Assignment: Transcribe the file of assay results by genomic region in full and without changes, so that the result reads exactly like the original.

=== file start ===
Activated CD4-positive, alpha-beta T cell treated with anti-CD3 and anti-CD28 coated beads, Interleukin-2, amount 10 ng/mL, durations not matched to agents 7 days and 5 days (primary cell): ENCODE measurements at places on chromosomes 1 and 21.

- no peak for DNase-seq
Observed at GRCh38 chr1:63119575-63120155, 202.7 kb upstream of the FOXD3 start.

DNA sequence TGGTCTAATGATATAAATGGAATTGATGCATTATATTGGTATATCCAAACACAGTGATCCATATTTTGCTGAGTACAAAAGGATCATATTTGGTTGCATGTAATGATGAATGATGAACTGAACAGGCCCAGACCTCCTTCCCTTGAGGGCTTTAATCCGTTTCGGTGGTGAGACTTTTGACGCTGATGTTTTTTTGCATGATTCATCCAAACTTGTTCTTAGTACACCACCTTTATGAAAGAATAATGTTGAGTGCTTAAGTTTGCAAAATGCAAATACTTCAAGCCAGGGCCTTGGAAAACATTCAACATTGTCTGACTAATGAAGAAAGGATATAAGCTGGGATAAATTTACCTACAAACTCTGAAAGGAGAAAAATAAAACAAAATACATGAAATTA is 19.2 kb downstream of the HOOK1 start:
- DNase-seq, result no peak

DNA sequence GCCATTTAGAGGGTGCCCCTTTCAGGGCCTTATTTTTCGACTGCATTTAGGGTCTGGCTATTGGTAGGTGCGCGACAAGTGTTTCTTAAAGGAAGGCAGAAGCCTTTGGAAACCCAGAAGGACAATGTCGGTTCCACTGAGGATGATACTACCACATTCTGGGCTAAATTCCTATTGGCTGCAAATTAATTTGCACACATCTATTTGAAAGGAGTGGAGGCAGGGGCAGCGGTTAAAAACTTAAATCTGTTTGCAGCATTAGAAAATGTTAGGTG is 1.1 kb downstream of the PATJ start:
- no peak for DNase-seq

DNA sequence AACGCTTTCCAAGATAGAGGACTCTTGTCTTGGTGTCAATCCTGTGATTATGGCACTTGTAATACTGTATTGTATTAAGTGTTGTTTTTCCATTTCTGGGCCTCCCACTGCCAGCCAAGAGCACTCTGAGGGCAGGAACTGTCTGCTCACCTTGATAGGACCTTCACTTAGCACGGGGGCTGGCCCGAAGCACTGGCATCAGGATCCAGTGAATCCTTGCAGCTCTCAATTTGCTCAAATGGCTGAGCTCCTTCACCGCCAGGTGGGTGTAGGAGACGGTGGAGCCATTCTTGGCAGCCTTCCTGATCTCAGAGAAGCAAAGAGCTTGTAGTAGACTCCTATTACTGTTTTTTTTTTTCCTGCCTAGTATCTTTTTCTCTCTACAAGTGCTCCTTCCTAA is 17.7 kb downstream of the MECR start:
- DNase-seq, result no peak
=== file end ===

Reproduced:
Activated CD4-positive, alpha-beta T cell treated with anti-CD3 and anti-CD28 coated beads, Interleukin-2, amount 10 ng/mL, durations not matched to agents 7 days and 5 days (primary cell): ENCODE measurements at places on chromosomes 1 and 21.

- no peak for DNase-seq
Observed at GRCh38 chr1:63119575-63120155, 202.7 kb upstream of the FOXD3 start.

DNA sequence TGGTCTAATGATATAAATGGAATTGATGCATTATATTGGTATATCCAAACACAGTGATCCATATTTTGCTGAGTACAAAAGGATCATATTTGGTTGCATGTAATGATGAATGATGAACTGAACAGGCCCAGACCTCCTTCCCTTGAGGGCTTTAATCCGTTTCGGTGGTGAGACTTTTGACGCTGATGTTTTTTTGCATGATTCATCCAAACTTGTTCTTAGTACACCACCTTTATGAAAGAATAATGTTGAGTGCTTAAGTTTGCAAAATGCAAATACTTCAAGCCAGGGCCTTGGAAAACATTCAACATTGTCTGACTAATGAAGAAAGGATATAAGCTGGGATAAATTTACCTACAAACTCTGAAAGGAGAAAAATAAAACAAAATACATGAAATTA is 19.2 kb downstream of the HOOK1 start:
- DNase-seq, result no peak

DNA sequence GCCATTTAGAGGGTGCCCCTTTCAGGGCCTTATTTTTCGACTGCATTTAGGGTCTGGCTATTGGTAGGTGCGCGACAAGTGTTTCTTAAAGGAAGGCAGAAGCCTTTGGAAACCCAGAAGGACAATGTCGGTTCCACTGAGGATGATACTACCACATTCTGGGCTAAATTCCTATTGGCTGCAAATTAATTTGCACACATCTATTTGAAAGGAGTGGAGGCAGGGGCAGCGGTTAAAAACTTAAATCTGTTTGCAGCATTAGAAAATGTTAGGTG is 1.1 kb downstream of the PATJ start:
- no peak for DNase-seq

DNA sequence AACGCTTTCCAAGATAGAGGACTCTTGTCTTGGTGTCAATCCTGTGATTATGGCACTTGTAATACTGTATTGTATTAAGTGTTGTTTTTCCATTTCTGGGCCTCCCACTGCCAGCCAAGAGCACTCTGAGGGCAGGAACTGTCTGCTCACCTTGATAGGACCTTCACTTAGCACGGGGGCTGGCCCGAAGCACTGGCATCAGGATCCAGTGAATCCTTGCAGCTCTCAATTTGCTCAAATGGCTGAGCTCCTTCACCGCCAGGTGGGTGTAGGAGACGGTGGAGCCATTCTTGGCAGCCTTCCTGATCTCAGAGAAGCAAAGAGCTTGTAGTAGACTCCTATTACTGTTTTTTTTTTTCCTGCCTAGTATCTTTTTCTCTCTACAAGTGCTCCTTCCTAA is 17.7 kb downstream of the MECR start:
- DNase-seq, result no peak